Pop-up: Photo Masking Loop Bracelets

100% completed

This application enables the creation of a high quality 3D model of an archaeological artefact via process known as photo-masking. There has been a revolution in 3D modelling in recent years and it is now relatively easy to construct such models from ordinary digital photographs. Isolating the object depicted in these photographs, and masking out the background, is an important first step to achieving high quality results. The final 3D model will be made publicly available and is useful not only for basic documentation purposes, but also for graphical displays in museums, for inclusion in gaming and virtual reality environments, or for identifing different sub-styles in otherwise similar types of artefact (that might tell us about the date of the artefact, where it was made, or by whom).

This particular photo-masking application is dedicated to Sussex Loop ‘bracelets’ of Middle Bronze Age date (c.1500-1100 BC). These examples were found around 1896. They were said to be found at a depth of 5 ft (c.1.5m) about one mile south east of Hollingbury Castle, Sussex. If the depth is correct they were possibly found in a chalk-cut pit. Sussex Loops are so called because the majority have been found within a 16 mile radius of Brighton in Sussex. They are a distinctive bracelet type that forms part of a much wider distribution of ornaments found in Southern England during this period. They probably relate to a particular regional identity. The fact that they are often deposited in pairs suggests they were worn on each arm but the evidence for ornaments of this period is primarily from hoard deposits rather than graves so it is not possibly to be confident regarding how they were worn.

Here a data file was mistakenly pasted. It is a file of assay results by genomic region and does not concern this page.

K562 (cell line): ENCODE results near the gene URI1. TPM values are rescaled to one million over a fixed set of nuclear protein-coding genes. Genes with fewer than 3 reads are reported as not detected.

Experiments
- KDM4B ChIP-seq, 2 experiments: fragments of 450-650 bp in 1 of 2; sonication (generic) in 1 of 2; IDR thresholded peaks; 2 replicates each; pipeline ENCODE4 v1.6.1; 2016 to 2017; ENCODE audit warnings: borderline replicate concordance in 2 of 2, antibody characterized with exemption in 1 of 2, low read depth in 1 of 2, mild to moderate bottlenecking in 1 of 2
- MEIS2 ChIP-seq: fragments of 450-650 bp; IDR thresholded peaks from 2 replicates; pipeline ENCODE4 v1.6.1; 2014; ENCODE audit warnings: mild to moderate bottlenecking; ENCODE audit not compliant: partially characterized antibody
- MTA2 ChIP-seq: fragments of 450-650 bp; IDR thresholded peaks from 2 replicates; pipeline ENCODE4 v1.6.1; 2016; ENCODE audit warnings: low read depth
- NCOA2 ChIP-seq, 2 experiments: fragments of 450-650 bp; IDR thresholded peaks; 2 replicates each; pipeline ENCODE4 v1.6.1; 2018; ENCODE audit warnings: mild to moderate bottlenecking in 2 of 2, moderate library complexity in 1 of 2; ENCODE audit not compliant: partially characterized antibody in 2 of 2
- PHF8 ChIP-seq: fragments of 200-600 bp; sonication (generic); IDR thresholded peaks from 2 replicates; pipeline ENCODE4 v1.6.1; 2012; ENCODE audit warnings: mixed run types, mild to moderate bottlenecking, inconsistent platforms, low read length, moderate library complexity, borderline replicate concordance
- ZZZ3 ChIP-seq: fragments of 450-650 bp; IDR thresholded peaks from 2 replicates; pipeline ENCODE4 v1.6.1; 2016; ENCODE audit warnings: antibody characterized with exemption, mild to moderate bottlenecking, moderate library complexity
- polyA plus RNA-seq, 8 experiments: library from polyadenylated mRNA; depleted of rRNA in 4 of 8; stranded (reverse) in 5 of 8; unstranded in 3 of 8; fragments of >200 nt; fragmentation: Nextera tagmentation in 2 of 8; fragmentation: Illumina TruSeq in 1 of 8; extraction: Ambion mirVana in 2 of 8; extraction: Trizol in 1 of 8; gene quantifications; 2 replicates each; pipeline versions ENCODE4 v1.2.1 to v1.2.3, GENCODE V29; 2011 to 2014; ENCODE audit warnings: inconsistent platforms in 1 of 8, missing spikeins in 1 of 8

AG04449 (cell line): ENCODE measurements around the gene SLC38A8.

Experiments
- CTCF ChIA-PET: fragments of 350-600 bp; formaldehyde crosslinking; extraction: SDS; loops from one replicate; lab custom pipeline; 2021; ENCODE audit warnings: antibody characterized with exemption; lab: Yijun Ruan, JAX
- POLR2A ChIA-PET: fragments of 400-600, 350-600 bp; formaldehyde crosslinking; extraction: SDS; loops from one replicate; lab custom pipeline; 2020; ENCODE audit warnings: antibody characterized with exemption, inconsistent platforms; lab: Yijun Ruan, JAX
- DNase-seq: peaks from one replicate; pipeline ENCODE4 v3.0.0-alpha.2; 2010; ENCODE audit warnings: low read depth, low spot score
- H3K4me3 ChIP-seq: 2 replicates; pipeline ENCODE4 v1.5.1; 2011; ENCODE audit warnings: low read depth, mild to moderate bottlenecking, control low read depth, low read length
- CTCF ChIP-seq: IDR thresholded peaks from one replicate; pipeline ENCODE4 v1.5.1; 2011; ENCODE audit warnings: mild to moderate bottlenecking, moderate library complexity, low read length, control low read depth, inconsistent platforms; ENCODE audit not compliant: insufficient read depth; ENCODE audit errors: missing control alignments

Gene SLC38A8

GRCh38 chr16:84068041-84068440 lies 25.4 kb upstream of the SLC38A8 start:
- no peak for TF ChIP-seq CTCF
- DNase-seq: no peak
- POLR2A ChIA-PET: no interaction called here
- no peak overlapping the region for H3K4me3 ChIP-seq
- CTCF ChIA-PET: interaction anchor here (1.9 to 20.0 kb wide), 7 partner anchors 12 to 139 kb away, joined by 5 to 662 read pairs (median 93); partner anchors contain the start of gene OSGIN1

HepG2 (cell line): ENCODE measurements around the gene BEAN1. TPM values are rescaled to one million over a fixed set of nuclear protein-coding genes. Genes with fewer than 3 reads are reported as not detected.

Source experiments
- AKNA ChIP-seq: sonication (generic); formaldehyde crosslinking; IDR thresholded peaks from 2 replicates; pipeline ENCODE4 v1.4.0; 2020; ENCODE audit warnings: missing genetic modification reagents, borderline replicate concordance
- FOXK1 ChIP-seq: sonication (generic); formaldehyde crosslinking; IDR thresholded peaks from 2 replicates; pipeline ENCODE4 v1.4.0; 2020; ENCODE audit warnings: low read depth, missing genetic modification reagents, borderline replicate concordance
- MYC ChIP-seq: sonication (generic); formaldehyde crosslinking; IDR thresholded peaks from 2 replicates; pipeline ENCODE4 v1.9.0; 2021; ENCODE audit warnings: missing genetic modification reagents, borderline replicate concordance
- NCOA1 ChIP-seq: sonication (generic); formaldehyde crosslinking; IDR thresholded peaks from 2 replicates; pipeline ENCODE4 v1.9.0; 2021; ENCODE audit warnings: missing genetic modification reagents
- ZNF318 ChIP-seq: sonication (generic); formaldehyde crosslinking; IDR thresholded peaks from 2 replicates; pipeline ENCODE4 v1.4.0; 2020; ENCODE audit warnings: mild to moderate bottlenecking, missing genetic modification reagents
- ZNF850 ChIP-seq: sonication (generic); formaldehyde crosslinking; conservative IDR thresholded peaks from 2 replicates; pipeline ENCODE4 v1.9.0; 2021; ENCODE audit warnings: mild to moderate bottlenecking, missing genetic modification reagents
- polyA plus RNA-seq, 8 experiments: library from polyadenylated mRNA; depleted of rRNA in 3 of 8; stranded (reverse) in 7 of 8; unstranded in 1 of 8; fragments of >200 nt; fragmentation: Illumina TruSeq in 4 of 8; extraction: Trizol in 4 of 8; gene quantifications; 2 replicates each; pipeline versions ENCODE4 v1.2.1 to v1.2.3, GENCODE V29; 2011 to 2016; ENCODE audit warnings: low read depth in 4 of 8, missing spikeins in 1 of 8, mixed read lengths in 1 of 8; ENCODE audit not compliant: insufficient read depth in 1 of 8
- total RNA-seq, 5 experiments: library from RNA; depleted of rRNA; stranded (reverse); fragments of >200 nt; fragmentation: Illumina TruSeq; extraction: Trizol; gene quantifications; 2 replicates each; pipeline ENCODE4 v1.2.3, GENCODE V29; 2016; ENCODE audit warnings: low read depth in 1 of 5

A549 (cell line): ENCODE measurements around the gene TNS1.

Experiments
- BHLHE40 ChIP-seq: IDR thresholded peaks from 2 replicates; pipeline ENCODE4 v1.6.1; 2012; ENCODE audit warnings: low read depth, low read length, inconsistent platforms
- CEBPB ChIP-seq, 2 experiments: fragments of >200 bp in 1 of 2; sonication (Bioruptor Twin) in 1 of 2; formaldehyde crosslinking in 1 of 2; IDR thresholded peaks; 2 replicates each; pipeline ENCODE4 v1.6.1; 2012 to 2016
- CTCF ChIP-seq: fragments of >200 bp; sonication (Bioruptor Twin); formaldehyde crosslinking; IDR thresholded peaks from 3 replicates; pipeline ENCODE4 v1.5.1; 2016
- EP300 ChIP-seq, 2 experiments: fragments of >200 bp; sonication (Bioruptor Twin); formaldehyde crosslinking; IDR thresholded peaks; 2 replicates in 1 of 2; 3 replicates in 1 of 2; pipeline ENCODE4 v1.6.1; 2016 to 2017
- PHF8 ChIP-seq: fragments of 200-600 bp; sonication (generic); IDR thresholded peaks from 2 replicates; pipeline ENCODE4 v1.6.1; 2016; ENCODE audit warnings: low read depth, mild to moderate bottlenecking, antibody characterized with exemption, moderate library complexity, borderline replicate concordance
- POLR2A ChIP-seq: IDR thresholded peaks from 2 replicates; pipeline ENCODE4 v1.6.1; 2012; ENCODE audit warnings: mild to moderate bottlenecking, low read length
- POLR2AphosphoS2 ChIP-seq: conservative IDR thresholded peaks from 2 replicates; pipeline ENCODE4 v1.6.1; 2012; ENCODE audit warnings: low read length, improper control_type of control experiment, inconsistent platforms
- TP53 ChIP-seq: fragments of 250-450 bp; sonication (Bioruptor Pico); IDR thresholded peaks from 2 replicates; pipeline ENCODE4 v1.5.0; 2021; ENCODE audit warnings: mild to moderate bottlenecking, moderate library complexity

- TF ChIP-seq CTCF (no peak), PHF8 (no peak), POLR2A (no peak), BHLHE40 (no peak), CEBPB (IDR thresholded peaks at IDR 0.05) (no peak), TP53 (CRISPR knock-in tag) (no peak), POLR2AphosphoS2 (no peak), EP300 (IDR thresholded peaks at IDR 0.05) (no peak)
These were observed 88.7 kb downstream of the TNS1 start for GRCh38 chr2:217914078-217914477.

We would like people to draw a polygon around the bracelets that they see in each photograph in order to identify their outline and exclude the image background. This allows the 3D modelling process to concentrate on the object itself and ignore irrelevant background information.

If you are interested in what a 3D completed model looks like, please have a look at the example here for a MicroPasts palstave model.

**Thank you!

** Jeff Okazaki, Dina Fathalla, Nina Sharman, Jane Fellows, Denis Antoine, Raest Wylde, Maragkaki Froso, Maria Christakou, Van C. Vives, Holly Peterson, Lisa Cardy, Jennifer Kirkpatrick and other anonymous contributors for completing this application.

This project is on behalf of:

The Portable Antiquities Scheme logo The
British Museum logo

Find the code on GitHub